Vehicle occupancy in New Zealand's three largest urban areas

As in several other countries, vehicle occupancy in New Zealand has been gradually declining. The Government's Energy Efficiency and Conservation Strategy (2003) identified increasing vehicle occupancy rates as one means of reducing energy use and CO2 emissions from transport.

Measurements of vehicle occupancy are often by simple observation of vehicles on the road. Such measurements are naturally unable to relate differences in occupancy to variables such as trip purpose, driver demographics, and so on. Our analysis describes the vehicle occupancy in terms of such variables in New Zealand's three largest urban areas (Auckland, Wellington, Christchurch) by using a large nationwide survey, the New Zealand Household Travel Survey 1997/98. The analysis is extended, where possible, by linking the driver information to travel information from others in the same household. Hence, contrasting patterns may be found among several different types of vehicle occupancy: single-occupant vehicle, household adult passengers, household child passengers, non-household passengers.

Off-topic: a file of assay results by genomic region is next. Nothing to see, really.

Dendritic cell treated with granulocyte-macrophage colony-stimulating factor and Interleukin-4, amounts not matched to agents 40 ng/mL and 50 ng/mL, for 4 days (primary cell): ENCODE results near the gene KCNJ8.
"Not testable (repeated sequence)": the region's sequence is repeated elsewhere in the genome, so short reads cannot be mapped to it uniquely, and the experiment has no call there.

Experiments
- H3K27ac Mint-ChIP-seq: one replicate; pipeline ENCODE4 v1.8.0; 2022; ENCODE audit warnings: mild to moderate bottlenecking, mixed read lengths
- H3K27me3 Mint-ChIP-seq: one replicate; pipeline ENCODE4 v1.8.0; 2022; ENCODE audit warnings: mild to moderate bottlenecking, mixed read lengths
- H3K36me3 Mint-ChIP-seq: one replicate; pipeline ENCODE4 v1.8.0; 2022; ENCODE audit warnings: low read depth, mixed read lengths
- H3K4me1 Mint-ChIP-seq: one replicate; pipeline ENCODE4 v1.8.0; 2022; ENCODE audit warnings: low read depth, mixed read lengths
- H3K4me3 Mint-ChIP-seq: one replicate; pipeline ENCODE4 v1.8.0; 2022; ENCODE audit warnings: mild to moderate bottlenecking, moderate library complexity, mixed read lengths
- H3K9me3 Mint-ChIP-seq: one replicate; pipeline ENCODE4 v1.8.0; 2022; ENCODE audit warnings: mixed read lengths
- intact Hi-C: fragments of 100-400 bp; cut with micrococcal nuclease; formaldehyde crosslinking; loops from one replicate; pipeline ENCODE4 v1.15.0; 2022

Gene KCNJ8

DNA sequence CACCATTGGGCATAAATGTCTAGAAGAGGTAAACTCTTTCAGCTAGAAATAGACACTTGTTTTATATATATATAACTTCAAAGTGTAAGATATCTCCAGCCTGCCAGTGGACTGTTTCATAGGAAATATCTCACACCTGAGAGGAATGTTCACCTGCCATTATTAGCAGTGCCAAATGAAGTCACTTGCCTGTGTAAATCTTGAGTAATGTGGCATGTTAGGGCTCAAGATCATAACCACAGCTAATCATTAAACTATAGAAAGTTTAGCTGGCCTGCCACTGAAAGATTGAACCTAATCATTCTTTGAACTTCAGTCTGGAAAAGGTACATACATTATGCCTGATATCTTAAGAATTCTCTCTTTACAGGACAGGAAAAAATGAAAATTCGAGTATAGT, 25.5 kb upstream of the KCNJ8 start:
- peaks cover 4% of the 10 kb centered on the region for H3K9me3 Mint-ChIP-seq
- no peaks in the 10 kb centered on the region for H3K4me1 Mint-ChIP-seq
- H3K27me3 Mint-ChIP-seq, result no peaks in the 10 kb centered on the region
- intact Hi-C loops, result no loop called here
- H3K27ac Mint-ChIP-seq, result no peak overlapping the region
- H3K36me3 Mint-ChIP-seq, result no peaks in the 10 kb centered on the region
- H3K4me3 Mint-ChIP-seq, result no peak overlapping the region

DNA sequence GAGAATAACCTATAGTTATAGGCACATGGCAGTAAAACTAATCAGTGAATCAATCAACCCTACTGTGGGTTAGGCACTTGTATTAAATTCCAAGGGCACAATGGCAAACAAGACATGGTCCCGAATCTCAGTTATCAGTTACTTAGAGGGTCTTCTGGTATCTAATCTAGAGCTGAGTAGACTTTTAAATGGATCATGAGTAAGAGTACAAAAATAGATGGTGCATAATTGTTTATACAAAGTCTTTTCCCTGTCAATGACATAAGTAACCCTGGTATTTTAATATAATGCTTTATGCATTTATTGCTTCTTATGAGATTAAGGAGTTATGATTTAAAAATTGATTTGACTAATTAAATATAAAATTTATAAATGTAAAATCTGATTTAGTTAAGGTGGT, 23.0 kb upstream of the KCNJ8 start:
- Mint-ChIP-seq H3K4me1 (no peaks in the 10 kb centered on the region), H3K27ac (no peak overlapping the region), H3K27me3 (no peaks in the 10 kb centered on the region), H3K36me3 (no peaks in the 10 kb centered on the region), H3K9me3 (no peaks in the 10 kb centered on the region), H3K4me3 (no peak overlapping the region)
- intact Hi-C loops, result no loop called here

Implications for transport policy are considered, by comparing our results both to overseas research on vehicle occupancy and to our recent stated choice experiments in the same three New Zealand cities. Our stated choice research with morning commuters found a significant effect of trip-time reductions from a high occupancy vehicle lane on car-pooling in Auckland. Mode choice was also affected by other variables related to occupancy, particularly driving children to school.


The paper was presented at the Australasian Transport Research Forum 2003 in Wellington, New Zealand. The working paper is available as a pdf document:

The study on vehicle occupancy is being updated using the 2004-2008 Ongoing Household Travel Survey dataset and should be published in early 2010.